Spey Pages banner

1 - 7 of 7 Posts

·
Registered
Joined
·
588 Posts
Discussion Starter #1
I am new at this game. I will be using a 12'6" 6 weight rod. Most of the water I fish is less than 5 feet deep. I want to cast for distance to cover more water. I want to use streamer flies for trout and steelhead. I will have to use some type of sink tip for the streamers. What line is easier to cast and will get done what I need? Thanks
 

·
Registered
Joined
·
205 Posts
Hi smsnyder, I am also new, but will give it a shot. Both line types are shooting heads, that is eelatively short spey lines that can be used with interchangeable tips or polyleaders (floating or sinking of various rates). Skagits are short fat and heavy heads that shoot far and are easy to use with fast sinking tips and heavy flies, while Scandi heads also shoot good distance while being a bit longrr with more gradual taper which produces a more delicate delivery of slower sink tips and lighter flies. I've heard skagit is easier to learn(not sure if its true), but more importantly is the type of fly and sink tip you intend to use. A bit more info on your intentions would be usefull.
what rate sink tips do you intend to use? What size flies? Weighted flies? That will all be determining in best tool for the job.

Hope this helps and that more experienced posters will correct me if I'm wrong about anything!
 

·
Registered
Joined
·
1,937 Posts
There is always a compromise! Things which incease casting distance are heavier line head, longer line head and touch&go casting!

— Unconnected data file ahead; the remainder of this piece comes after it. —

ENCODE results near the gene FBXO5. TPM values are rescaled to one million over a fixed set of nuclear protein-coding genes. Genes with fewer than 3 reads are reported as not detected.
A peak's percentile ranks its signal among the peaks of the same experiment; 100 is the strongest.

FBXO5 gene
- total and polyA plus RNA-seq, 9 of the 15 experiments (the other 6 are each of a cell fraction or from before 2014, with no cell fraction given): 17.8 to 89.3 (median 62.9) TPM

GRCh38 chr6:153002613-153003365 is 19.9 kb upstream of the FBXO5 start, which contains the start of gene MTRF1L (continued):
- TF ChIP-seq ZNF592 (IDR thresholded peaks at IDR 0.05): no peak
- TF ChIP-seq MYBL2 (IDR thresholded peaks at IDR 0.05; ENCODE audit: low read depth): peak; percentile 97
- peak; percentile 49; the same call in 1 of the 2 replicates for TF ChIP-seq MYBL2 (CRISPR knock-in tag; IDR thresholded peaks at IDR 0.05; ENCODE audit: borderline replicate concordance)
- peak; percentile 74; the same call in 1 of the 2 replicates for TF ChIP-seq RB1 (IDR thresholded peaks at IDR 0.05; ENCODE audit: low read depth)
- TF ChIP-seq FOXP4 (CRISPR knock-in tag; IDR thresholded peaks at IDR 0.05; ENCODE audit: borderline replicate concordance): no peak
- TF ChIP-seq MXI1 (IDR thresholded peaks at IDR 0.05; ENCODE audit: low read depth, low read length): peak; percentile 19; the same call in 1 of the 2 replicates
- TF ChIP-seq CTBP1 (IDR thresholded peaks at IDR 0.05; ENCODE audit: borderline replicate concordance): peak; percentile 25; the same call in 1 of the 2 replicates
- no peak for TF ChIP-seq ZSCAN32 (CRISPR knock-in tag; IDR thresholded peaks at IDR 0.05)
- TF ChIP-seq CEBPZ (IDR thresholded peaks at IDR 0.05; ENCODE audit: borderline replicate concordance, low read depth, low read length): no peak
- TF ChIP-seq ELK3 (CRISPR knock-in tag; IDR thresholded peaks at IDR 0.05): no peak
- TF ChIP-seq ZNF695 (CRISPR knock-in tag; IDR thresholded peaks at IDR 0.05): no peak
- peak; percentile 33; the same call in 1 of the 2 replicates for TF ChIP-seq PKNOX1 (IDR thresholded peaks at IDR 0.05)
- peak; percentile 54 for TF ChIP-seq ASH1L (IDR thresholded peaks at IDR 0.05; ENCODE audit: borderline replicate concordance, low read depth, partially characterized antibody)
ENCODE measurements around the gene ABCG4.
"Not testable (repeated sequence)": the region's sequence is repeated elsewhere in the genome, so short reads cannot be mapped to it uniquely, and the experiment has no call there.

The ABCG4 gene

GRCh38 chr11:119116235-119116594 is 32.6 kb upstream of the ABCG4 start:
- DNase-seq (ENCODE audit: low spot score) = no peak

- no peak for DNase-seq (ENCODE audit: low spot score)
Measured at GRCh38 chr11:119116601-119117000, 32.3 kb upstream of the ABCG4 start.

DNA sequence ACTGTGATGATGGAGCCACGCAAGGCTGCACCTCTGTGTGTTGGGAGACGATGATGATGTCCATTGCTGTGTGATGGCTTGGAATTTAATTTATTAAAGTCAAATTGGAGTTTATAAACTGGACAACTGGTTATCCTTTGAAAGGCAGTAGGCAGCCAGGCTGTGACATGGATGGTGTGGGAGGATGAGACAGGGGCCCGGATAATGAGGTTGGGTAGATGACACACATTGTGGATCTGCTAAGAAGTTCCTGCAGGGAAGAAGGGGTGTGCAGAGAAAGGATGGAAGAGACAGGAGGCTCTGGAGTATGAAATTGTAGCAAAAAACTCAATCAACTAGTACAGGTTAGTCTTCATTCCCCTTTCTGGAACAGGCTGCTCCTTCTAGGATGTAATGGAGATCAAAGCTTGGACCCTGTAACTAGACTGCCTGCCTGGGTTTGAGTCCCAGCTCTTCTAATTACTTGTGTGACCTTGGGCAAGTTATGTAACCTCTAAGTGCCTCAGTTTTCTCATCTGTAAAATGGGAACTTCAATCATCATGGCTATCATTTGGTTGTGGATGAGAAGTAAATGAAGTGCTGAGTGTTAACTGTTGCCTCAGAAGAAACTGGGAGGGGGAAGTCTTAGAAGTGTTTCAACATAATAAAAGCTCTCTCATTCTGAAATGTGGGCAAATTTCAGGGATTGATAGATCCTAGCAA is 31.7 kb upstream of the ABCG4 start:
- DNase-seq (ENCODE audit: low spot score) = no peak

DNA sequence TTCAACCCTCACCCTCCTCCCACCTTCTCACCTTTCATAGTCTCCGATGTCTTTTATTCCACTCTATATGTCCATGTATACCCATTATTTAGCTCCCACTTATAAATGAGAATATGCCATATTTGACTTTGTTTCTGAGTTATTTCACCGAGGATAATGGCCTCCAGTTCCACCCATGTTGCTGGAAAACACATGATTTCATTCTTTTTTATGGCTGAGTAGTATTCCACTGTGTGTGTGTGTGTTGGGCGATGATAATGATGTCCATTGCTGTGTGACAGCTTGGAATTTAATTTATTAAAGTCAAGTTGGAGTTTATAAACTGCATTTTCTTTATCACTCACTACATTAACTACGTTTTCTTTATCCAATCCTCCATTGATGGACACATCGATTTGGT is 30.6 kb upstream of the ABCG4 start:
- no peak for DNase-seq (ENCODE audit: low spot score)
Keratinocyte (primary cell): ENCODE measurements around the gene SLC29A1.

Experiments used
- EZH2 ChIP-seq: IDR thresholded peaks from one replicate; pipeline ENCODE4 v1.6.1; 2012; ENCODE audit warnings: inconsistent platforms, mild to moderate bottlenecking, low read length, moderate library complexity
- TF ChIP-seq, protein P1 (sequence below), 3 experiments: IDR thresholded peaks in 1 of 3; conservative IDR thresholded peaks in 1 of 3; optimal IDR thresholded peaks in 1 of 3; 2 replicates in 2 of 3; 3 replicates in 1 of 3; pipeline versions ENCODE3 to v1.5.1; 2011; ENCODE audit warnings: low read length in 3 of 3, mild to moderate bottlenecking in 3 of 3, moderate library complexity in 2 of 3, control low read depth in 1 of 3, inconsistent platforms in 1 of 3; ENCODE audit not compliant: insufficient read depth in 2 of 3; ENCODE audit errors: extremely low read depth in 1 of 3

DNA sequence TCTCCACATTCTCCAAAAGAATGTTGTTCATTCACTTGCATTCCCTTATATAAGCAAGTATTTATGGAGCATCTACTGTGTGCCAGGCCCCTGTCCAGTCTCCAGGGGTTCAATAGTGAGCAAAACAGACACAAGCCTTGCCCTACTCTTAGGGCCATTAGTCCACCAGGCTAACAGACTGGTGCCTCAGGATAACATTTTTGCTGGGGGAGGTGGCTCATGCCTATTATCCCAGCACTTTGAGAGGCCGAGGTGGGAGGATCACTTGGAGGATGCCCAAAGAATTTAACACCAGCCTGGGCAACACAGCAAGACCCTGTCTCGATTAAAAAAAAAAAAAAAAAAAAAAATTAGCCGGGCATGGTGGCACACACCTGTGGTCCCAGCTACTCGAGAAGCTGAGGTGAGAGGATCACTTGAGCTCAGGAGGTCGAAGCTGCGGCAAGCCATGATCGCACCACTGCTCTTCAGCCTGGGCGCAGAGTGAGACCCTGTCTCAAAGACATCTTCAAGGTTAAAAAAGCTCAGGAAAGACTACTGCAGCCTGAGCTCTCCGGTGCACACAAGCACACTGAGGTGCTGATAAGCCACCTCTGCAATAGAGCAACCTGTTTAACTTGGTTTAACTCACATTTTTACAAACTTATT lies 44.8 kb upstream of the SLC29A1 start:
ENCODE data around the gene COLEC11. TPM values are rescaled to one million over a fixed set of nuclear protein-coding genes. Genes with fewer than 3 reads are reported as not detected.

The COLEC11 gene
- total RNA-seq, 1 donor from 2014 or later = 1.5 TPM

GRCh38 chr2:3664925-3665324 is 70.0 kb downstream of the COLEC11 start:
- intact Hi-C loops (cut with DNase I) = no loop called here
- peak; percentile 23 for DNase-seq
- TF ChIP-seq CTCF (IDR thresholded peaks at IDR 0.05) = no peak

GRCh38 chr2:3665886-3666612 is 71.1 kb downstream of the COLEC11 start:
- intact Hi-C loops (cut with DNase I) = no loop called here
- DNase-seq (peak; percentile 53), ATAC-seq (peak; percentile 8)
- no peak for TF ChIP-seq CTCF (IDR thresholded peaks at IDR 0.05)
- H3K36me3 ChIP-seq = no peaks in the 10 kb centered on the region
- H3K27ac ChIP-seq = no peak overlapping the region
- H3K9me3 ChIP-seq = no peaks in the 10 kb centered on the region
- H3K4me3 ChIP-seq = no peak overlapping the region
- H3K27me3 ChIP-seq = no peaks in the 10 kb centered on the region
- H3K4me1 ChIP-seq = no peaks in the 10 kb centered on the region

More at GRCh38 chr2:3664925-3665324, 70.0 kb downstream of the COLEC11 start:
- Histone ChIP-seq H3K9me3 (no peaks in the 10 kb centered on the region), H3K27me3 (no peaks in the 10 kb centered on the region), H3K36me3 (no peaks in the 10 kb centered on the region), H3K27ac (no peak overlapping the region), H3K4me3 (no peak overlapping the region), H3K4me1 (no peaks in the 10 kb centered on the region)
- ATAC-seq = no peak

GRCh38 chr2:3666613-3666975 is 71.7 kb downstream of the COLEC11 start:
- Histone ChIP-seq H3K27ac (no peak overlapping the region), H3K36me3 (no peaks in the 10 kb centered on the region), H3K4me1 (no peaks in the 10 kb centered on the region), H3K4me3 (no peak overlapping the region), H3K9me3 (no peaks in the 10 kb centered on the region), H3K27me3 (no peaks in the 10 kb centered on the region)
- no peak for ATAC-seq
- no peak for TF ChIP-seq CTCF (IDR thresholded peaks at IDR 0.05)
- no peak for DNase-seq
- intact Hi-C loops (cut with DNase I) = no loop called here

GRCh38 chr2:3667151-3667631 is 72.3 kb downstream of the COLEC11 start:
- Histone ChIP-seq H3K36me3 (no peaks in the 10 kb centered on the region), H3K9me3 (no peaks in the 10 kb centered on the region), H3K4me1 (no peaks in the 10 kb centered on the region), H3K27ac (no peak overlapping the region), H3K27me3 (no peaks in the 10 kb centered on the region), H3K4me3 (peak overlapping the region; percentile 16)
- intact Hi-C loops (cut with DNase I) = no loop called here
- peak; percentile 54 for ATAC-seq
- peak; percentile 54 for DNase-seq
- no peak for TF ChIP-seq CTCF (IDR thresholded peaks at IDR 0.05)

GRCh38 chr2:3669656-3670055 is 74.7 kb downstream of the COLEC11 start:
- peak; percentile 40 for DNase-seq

You don't need to use a sinking line or sink tip to sink streamers which are slim and have some weight in the head and/or strong and short hook when you use long mono and thin leader which water resistance is low so fly sinks fast head first. This kind of fly also pulls leader straight in the end of the cast when fly has some speed when the line loop advances to the leader junction.

Easiest casting Spey line is very short shooting head and at least rod length mono leader which is cast using Underhand technicue which Goran Andersson made famous. Line head can be only two times rod length and it is easy to lift and back cast to the D-loop using very upright rod. Pace is not much faster than on a Roll Cast. But proper Drift should be done when D-loop forms.

Esa
 

·
Registered
Joined
·
2,732 Posts
I would say they are pretty much equally easy and what you want to differentiate is the style of casting you are doing - there are essentially two types of casts - sustained anchor (water borne) casts and touch and go (T&G) casts with variations for each and you can use either method with either line. The heavier your grain weight for a particular rod rating scale the better sustained anchor will be and the least favorable would be T&G. I am not convinced that you can cast further with T&G casts and T&G is a bit harder to master as timing is more critical

As suggested by Simon, Skagit lines are certainly used for delivering heavy flies and sink tips but will work fine when using floating tips and lighter flies while scandi lines do well with lighter tips and flies.
 

·
Registered
Joined
·
5,007 Posts
Also - the Nextcast Winter Authority is a nice "in-betweener." Most of the weight on these tapers is in the rear. With the floating tip it is very much like a scandi-head. Remove the floating tip and it still has enough mass for sink tips. Depending on grains you choose for your rod it can handle fairly big streamers and large bulky flies. Winter Authority 45 would be good for the length of rod.
 

·
Registered
Joined
·
529 Posts
scandi vs skagit

I am new at this game. I will be using a 12'6" 6 weight rod. Most of the water I fish is less than 5 feet deep. I want to cast for distance to cover more water. I want to use streamer flies for trout and steelhead. I will have to use some type of sink tip for the streamers. What line is easier to cast and will get done what I need? Thanks
What size streamers u throwing? That could determine the line u throw
 
1 - 7 of 7 Posts
Top